Honors one alumna/us graduated one to ten years and who has demonstrated outstanding service to the College. Service may be evidenced through a variety of forms.
Mark Twain’s adage, “a life not lived for others is a life not worth living,” has always carried special meaning for Patrick McEvoy ’03. At 32, the Cape Cod, MA, native and managing director of the International Equities Group for Canaccord Genuity has already established an impressive resume as a civic volunteer and philanthropist for both national and international organizations, including the American Cancer Society and the American Ireland Fund. Skidmore has also been a primary beneficiary of his passion for volunteerism. Signing on as a class agent and Friends of the Presidents donor immediately after graduation, he continues bringing boundless energy and dedication to leadership roles that are helping to build and energize a new generation of alumni volunteers and philanthropists.
Patrick arrived at Skidmore in a serendipitous way; his mother, Nancy, was passing through Saratoga Springs when she decided to tour campus—falling in love with the College and the city—before returning home to talk up Skidmore to Patrick and his sister, Ashley ’09. A subsequent trip to campus by Patrick “sealed the deal.” Once enrolled, he jumped into academics and athletics with both feet.
The liberal arts breadth at Skidmore, he says, gave him just the opportunity to quench “an insatiable desire to learn across many disciplines.” He recalls French professor Marc-André Wiesmann, with whom he took a Liberal Studies I class, as a “brilliant” mentor who pushed him to pursue his study of the French language. “He was so completely enamored of the study of the humanities, yet so firmly rooted in the real world,” Patrick recalls. Patrick went on to study abroad in the South of France, and then returned to volunteer as a French tutor for the Department of Foreign Languages and Literatures. He cites Bernie Kastory, then F. William Harder professor of business administration, as “the most influential” among many strong academic figures he encountered at Skidmore. “Not only was he one of the nicest human beings I have ever met, he also approached teaching in such a patient, humble manner for someone of his stature in the international business community. He imparted real world wisdom and even brought in CEOs of global firms to speak to us.” All the while, Patrick was able to stay in touch with his affinity for science. “I was lucky to have extremely smart, patient, and selfless classmates who would coax me through difficult biology and psychology labs.” As a senior, he also served as the Student Government Association’s Financial Oversight Committee.
His fellow students were just as “amazing and inspiring” as the faculty. One of his friends, an All American lacrosse player and honors student studying business and economics, was also a gifted ceramist. Another was a field hockey captain, English major, and talented writer who sang beautifully in her spare time. “Skidmore was never about producing cookie cutter students; it is about cultivating talented, complex, and well-rounded people.” Patrick credits the robust interdisciplinary foundation he received at Skidmore as the reason that “I almost never approach my work in finance with a strictly ‘business’ mentality’; I like to think I exercise my creative mind in this way, which is fairly uncommon in my field.” He is delighted to report that he continues to observe a “broad shift” in the type of academic backgrounds financial institutions are seeking in their employees, one that is leaning increasingly towards liberal arts graduates.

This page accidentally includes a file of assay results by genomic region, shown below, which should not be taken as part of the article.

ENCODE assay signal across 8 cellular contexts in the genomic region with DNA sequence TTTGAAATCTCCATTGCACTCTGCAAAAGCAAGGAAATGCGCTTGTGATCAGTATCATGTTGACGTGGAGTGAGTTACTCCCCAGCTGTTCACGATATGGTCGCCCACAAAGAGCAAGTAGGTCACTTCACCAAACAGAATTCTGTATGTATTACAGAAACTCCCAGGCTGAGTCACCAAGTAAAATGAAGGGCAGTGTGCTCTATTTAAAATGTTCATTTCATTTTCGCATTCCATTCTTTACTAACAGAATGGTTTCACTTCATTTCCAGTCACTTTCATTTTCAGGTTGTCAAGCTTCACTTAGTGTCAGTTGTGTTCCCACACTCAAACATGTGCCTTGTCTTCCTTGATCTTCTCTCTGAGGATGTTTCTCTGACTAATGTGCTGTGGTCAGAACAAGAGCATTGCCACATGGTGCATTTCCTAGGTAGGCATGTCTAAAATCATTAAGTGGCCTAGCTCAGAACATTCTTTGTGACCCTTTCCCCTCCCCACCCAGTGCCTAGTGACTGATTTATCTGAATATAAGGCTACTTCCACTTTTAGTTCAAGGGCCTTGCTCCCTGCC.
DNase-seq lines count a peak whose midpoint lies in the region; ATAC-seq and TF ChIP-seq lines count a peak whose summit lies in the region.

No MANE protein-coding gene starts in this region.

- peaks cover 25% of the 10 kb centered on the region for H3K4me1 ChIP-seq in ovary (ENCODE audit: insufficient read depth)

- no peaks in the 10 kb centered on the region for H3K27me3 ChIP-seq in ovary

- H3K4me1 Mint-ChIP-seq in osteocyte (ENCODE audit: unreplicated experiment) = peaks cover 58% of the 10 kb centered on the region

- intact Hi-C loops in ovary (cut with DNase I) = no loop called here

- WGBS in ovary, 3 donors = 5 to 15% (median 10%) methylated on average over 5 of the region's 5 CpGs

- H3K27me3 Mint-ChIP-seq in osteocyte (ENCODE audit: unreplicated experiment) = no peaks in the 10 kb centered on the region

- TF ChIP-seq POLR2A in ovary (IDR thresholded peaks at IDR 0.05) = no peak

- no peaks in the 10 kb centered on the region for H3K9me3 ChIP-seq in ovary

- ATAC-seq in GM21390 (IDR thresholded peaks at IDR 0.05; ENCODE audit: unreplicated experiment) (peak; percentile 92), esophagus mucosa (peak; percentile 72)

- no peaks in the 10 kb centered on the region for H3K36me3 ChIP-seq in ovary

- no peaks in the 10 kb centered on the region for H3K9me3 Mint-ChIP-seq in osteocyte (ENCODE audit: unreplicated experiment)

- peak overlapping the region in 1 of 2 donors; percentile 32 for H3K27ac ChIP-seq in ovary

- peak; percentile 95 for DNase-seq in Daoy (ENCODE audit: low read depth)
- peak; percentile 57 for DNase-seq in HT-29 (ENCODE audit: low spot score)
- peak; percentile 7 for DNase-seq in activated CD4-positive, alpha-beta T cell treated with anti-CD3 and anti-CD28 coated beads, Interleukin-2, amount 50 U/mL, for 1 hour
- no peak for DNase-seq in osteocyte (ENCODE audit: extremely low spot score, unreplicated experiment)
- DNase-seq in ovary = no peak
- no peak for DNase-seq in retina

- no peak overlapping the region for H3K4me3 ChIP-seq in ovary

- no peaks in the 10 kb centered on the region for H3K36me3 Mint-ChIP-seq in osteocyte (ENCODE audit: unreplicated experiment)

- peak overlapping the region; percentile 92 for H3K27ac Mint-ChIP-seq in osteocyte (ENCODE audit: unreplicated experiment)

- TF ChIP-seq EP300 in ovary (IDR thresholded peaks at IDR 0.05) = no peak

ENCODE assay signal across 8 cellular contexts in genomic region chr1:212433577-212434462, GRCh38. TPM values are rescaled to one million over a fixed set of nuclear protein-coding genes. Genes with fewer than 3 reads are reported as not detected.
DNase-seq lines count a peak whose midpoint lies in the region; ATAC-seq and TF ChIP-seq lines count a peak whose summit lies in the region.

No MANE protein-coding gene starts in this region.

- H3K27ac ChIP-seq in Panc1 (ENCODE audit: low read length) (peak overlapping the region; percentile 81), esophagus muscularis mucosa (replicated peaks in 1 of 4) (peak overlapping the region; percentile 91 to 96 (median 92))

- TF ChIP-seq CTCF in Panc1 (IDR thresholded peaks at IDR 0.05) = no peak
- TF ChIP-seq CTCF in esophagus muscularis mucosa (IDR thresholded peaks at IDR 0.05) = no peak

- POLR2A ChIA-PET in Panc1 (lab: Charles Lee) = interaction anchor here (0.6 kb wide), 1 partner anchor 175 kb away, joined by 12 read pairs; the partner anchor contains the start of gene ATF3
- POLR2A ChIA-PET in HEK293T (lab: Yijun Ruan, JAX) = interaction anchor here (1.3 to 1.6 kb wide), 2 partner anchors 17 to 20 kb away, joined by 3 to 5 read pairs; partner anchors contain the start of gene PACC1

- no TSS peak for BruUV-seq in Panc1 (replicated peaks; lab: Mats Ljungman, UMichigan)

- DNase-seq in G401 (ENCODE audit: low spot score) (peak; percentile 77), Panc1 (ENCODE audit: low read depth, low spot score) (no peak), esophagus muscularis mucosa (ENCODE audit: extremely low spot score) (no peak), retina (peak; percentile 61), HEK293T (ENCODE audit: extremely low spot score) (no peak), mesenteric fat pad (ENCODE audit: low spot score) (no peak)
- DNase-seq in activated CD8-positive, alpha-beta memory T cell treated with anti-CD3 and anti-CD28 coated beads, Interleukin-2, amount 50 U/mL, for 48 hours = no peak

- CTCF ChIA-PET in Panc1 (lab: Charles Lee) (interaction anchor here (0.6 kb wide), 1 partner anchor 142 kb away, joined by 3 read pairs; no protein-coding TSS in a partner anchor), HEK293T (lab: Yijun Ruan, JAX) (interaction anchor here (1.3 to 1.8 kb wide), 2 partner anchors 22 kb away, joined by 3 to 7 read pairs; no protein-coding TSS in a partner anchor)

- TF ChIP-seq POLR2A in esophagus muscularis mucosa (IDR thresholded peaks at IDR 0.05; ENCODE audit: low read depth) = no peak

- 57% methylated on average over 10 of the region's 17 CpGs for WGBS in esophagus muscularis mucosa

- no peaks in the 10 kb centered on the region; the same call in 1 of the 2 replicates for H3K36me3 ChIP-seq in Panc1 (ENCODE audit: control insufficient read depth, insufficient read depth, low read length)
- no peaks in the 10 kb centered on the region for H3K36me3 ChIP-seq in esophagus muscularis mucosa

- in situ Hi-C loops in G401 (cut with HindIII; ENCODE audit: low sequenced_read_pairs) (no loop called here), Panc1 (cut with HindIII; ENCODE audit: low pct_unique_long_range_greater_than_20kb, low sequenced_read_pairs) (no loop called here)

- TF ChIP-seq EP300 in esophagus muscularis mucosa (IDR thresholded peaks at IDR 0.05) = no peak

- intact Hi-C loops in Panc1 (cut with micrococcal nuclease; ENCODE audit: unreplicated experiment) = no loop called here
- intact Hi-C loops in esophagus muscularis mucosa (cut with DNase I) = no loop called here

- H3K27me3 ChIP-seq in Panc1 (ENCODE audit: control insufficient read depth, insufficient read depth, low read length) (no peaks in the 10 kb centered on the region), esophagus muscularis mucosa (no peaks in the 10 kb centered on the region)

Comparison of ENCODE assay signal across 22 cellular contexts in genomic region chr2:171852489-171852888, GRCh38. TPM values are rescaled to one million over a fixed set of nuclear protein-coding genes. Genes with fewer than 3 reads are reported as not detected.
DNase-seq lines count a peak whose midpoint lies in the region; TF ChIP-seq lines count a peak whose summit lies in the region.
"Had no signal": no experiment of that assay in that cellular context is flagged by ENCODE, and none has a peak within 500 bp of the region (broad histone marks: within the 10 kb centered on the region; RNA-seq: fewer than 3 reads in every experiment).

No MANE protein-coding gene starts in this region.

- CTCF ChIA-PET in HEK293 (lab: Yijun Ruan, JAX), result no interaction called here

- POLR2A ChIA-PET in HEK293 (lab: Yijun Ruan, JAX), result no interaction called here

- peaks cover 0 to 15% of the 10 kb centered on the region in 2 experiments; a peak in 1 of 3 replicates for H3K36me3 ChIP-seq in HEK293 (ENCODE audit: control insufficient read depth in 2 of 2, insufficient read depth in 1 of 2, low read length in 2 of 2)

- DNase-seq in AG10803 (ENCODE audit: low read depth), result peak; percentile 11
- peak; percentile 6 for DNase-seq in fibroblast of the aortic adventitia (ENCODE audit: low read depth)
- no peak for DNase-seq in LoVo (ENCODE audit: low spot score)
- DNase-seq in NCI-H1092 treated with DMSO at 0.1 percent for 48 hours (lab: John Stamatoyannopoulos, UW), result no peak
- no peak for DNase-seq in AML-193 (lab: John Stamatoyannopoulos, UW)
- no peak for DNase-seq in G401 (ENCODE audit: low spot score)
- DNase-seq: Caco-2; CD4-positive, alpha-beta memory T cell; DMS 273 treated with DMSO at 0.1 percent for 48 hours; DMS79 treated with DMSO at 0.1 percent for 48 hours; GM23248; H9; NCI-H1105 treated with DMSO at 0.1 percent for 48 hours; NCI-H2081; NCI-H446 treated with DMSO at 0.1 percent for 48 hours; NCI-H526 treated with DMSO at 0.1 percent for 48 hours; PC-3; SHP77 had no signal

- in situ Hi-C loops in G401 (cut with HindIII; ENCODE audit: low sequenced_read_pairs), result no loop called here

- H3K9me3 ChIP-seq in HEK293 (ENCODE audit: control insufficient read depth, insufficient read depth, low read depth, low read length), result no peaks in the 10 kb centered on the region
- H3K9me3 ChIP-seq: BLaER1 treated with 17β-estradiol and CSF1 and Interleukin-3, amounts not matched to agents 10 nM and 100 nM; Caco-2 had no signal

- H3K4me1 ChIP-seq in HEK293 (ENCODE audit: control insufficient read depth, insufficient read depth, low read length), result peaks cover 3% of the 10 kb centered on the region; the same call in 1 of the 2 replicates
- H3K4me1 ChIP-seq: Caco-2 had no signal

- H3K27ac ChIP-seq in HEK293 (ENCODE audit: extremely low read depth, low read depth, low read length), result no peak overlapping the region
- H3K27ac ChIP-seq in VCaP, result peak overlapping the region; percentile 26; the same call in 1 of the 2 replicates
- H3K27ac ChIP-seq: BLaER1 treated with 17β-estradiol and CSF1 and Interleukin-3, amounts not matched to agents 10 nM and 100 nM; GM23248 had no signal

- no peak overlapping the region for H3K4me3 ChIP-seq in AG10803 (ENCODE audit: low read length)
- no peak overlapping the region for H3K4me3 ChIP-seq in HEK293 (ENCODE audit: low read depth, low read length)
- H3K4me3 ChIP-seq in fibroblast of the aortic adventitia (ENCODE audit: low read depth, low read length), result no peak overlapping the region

Patrick was equally engaged in athletics. After playing hockey his freshman year, he was recruited by exercise science professor and men’s tennis coach Paul Arciero to join the men’s tennis team, where he flourished both personally and athletically. Patrick, who captained the team and was named MVP during his senior year, helped the Thoroughbreds win two consecutive Upstate Collegiate Athletic Association Tournament championships. “The times I shared with my tennis teammates were some of the happiest and most demanding I have ever known in my life.” He says that participating in athletics taught him how to “really listen” to others. “It’s one of the most essential skills that I rely upon today.” Arciero continues to be a mentor and close friend; he and his family were part of a Skidmore network that included then athletic director Jeff Segrave and countless students and faculty who were there to support Patrick and sister Ashley when their mother, Nancy, was diagnosed and later passed away from breast cancer in 2007. Patrick reflects, “It was one of the most amazing displays of compassion I have ever experienced. I will feel forever indebted to the Skidmore community for helping me, my sister, and my father during an agonizing period.” A memorial bench dedicated to Nancy by Patrick and his extended family was placed near the tennis courts, where she so often sat to watch both Patrick and Ashley (who captained the women’s tennis team) play.